Take this video as advice to slow down when it's raining hard out.
Rain is not the main issue though. Hydroplaning is usually caused by a combination of things. Standing water (often mixed with oils and other slippery contaminants), typically combined with reduced tire tread can lead to a situation in which the tire actually gets slightly lifted from the road surface. This results in a total loss of traction.
In the video above, you'll see the Tesla encounter a large amount of water. The Tesla then completely loses control and turns sideways directly into other lanes of traffic. The Tesla continues across multiple lanes on the highway before colliding with the concrete barrier. It seems the Tesla just barely missed clipped that orange car that drove on by too.
Video description via Tesla Cam on YouTube:
Tesla Hydroplanes While Driving on Freeway SCARY!
Safe Motorist describes hydroplaning, why it occurs and how to prevent it very well. You can read the write up right here:
What is Hydroplaning?
The term hydroplaning is commonly used to refer to the skidding or sliding of a cars tires across a wet surface. Hydroplaning occurs when a tire encounters more water than it can scatter. Water pressure in the front of the wheel pushes water under the tire, and the tire is then separated from the road surface by a thin film of water and loses traction. The result is loss of steering, braking and power control.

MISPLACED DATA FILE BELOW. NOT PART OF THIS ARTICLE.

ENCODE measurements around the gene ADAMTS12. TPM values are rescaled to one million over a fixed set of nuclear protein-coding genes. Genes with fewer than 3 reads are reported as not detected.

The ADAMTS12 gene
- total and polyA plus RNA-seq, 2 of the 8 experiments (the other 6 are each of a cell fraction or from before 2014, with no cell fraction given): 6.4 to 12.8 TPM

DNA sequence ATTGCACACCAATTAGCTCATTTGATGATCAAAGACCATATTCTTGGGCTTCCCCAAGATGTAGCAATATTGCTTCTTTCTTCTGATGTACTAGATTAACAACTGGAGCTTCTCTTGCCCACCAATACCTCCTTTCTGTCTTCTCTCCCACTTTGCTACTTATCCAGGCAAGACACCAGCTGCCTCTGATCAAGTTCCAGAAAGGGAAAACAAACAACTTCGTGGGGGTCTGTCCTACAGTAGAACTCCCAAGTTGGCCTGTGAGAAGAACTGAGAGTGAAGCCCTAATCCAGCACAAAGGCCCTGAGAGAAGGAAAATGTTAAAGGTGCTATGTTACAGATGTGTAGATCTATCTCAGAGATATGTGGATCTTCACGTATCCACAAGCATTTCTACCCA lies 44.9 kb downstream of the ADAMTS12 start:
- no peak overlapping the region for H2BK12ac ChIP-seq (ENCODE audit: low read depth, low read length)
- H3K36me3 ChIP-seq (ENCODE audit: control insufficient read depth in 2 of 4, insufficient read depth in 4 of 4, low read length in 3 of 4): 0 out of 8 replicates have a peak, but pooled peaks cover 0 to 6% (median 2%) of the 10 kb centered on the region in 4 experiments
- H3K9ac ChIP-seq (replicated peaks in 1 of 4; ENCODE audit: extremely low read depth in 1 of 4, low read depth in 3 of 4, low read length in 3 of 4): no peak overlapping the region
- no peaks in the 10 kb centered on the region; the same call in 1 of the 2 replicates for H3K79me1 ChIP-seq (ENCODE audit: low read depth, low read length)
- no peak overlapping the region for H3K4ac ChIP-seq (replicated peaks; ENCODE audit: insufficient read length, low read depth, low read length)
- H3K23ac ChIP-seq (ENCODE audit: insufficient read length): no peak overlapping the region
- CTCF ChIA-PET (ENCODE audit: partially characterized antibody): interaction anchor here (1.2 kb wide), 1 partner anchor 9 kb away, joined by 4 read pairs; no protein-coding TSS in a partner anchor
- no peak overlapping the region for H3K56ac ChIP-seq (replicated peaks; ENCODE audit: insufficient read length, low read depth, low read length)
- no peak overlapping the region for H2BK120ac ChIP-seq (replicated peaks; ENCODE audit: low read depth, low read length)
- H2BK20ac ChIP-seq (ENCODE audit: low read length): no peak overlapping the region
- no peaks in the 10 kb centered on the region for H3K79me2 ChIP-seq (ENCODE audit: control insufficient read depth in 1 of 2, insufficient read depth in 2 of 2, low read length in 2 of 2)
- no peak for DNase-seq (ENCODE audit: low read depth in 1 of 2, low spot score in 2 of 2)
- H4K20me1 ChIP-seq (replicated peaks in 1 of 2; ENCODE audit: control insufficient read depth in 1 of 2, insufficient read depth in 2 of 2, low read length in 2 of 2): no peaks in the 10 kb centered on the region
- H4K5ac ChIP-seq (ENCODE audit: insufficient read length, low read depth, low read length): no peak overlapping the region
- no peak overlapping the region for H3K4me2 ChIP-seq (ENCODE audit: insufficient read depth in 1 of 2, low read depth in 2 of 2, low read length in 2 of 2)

Rubber tires have tread (grooves) that are designed to channel water from beneath the tire. This creates higher friction with the road surface and can help prevent or minimize instances of hydroplaning.
When does Hydroplaning Occur?
Hydroplaning can occur on any wet road surface, however, the first 10 minutes of a light rain can be the most dangerous.
When light rain mixes with oil residue on the road surface, it creates slippery conditions that can cause vehicles, especially those traveling speeds in excess of 35 mph, to hydroplane. This can be a deadly combination for the driver and surrounding motorists.
The chance of being involved in a motor vehicle accident increases during poor weather conditions such as fog, rain, ice and snow. However, it isn’t necessarily the pounding rain and blinding snow that are the most dangerous; it is the slick conditions that drivers aren’t prepared for.
How do I Avoid Hydroplaning?
The following are important tips to avoid hydroplaning:
- Keep your tires properly inflated
- Rotate and replace tires when necessary
- Slow down when roads are wet: the faster you drive, the harder it is for your tires to scatter the water
- Stay away from puddles and standing water
- Avoid driving in outer lanes where water tends to accumulate
- Try to drive in the tire tracks left by the cars in front of you
- Turn off cruise control
- Drive in a lower gear
- Avoid hard braking
- Try not to make sharp or quick turns